Wisdom teeth are located at the very back of your gums. As your “third molars,” they are also the very last teeth to “erupt.” Because of their location and late arrival, it is very common for them to have difficulty breaking through the gums due to a lack of space.
As a result, they might remain under the gums in varying states which leads to impacted wisdom teeth. Here we look at wisdom teeth, how they get impacted, and why it is very common for your dentist to recommend extraction.
Why Are Wisdom Teeth So Troublesome?
Wisdom teeth are actually a result of our ‘caveman’ days when we needed more molars to contend with eating things like raw meat. Interestingly, as we evolve, more and more people don’t have wisdom teeth at all. They also appear relatively late in life compared to the rest of your teeth, with the average wisdom tooth starting to cause trouble in the mid-teens, and as late as the age of 25 for some.
In rare cases, it can start as early as the age of 12. As the last ones to come to the party, they face space issues, which can make it difficult for them to erupt. As a result, they can grow in at odd angles putting pressure on your second molars, and not being able to break through the gums due to their position. This is how they become impacted.
Do All Wisdom Teeth Get Impacted?
No, some people have no problems with their wisdom teeth. Whether they make an appearance or come straight up through the gums, a lucky few don’t have any symptoms associated with impacted wisdom teeth and are unaware their wisdom teeth even exist. However, more people than not can experience varying degrees of impaction, whether it is the molars growing facing the back or front, lying on their side, or simply being stuck in the gums or jawbone. This is why it is important for children and teens to see the dentist twice a year for checkups, as your dentist needs to monitor wisdom teeth so they can decide if treatment is required.
Common Symptoms Of Impacted Wisdom Teeth
At a certain age you may begin to experience common symptoms of impacted wisdom teeth including:
- Pain in your gums or jaw
- Difficulty opening or shifting your jaw from side to side
- Red, swollen gums near your back molars
- Ongoing pressure and discomfort near your back molars
Some people can also get infections at the site, which can intensify symptoms and also cause issues such as neck pain, facial pain, headaches, and earaches.
How Are Impacted Wisdom Teeth Treated?
Impacted wisdom teeth are treated by removing them. Impacted wisdom teeth surgery is a procedure requiring an incision in your gums. This exposes the tooth and jaw bone so your dentist can remove the wisdom tooth and its roots. Although this might seem extreme, it is the only way to avoid ongoing infections and damage to your gums, bone, and other teeth. You are kept comfortable during the procedure with numbing agents and sedation.
Once the teeth are extracted the site is stitched up and it takes about two weeks to completely heal. You will need to eat soft foods for a few days and can gradually introduce normal foods as the site heals. Your jaw will be stiff and difficult to open and close during the early stages of your recovery. However, once your teeth are removed, you will no longer suffer from the symptoms of the impaction, and also never worry about damage to your other teeth.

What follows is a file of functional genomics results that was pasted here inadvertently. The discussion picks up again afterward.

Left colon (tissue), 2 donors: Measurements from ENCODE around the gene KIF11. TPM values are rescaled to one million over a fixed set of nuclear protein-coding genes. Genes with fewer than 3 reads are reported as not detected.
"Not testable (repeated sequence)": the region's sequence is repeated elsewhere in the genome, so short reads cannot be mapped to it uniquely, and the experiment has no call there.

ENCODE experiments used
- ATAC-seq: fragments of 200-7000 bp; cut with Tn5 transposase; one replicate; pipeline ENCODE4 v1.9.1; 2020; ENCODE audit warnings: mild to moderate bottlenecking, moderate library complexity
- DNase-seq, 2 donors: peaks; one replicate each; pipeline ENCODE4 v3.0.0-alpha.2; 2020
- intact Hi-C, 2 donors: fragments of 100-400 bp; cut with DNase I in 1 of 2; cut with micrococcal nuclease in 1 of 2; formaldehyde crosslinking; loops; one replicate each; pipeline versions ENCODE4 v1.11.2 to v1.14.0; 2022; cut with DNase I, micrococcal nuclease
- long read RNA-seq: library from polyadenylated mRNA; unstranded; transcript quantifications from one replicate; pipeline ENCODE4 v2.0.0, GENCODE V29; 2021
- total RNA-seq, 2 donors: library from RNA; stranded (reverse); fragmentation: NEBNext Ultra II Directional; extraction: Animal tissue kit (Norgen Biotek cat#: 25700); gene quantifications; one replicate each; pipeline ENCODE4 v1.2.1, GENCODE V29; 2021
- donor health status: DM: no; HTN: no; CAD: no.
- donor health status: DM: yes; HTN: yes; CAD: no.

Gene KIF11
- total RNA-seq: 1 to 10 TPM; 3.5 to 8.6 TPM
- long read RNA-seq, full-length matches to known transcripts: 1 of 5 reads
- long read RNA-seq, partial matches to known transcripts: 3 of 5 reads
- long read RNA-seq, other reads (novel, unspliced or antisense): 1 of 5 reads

Why Is Extraction Recommended?
When wisdom teeth are impacted, they can lead to serious issues. Therefore, extraction is very important especially if you are experiencing painful and dangerous infections of the gums. Infections can get into your bloodstream and make you very sick. Your back molars can be affected by infections, but infection can also cause cellulitis, a serious and unpleasant infection that can attack your cheek, tongue, or throat.
There are also other possible issues from impacted wisdom teeth, including:
- Tooth Damage and Crowding: The pressure from your wisdom teeth puts pressure on your second molars which can lead to damage. It can also cause pain and lead to crowding as your second molar then applies pressure to your other teeth.
- Cysts: Cysts are sacs filled with fluid. They can develop on the jawbone, damaging your bone, teeth, and nerves.
- Tooth Decay and Gum Disease: In the case where your wisdom tooth manages to erupt partially, it increases the risk for tooth decay for your second molar. The pressure and crowding caused by the ill-fitting or misshapen tooth also make it difficult to keep the area clean. This increases the risk for not just tooth decay, but also gum disease for both the wisdom tooth and second molar.
- Temporal Mandibular Joint (TMJ) Issues: Because wisdom teeth put pressure on your jaw, it can lead to TMJ issues including pain, and issues opening your mouth or shifting your jaw from side to side.
You may also experience unpleasant issues such as chronic bad breath or a bad taste in your mouth. If you suffer from crowding your dentist could recommend orthodontic treatments to help reverse issues caused by shifting. Extraction will relieve all your pain including headaches while reducing the risk for other serious issues.
Are Only Impacted Wisdom Teeth Extracted?
No. Your dentist will monitor your wisdom teeth even if you aren’t experiencing symptoms associated with impacted wisdom teeth. This is because, although your teeth might not be impacted, even if they grow in completely and are straight, they can still put pressure on your other teeth. They are also vulnerable to tooth decay and gum disease because they are hard to reach. In these cases, your dentist might still recommend extraction to avoid dental issues.
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